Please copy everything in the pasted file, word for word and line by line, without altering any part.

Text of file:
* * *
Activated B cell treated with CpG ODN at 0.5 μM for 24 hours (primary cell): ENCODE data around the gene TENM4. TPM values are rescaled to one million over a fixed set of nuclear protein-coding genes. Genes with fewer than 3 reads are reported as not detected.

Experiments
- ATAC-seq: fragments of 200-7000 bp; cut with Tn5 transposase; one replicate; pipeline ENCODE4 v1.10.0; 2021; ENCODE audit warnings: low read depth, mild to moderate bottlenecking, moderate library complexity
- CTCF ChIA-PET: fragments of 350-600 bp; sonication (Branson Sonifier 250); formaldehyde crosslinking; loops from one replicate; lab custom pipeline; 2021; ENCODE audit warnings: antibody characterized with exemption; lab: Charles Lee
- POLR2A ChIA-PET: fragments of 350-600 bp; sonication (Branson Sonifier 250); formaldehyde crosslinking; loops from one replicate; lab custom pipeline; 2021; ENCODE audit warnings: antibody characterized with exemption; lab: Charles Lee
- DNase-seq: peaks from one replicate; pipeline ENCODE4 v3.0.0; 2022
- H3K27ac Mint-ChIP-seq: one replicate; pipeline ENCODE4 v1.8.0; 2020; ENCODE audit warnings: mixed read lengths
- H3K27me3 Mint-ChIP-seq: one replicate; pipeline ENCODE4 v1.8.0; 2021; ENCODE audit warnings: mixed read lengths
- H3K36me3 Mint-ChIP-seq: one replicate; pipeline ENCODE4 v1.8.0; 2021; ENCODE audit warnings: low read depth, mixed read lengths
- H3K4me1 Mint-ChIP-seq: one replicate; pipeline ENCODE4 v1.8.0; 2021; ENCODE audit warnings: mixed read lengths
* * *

Activated B cell treated with CpG ODN at 0.5 μM for 24 hours (primary cell): ENCODE data around the gene TENM4. TPM values are rescaled to one million over a fixed set of nuclear protein-coding genes. Genes with fewer than 3 reads are reported as not detected.

Experiments
- ATAC-seq: fragments of 200-7000 bp; cut with Tn5 transposase; one replicate; pipeline ENCODE4 v1.10.0; 2021; ENCODE audit warnings: low read depth, mild to moderate bottlenecking, moderate library complexity
- CTCF ChIA-PET: fragments of 350-600 bp; sonication (Branson Sonifier 250); formaldehyde crosslinking; loops from one replicate; lab custom pipeline; 2021; ENCODE audit warnings: antibody characterized with exemption; lab: Charles Lee
- POLR2A ChIA-PET: fragments of 350-600 bp; sonication (Branson Sonifier 250); formaldehyde crosslinking; loops from one replicate; lab custom pipeline; 2021; ENCODE audit warnings: antibody characterized with exemption; lab: Charles Lee
- DNase-seq: peaks from one replicate; pipeline ENCODE4 v3.0.0; 2022
- H3K27ac Mint-ChIP-seq: one replicate; pipeline ENCODE4 v1.8.0; 2020; ENCODE audit warnings: mixed read lengths
- H3K27me3 Mint-ChIP-seq: one replicate; pipeline ENCODE4 v1.8.0; 2021; ENCODE audit warnings: mixed read lengths
- H3K36me3 Mint-ChIP-seq: one replicate; pipeline ENCODE4 v1.8.0; 2021; ENCODE audit warnings: low read depth, mixed read lengths
- H3K4me1 Mint-ChIP-seq: one replicate; pipeline ENCODE4 v1.8.0; 2021; ENCODE audit warnings: mixed read lengths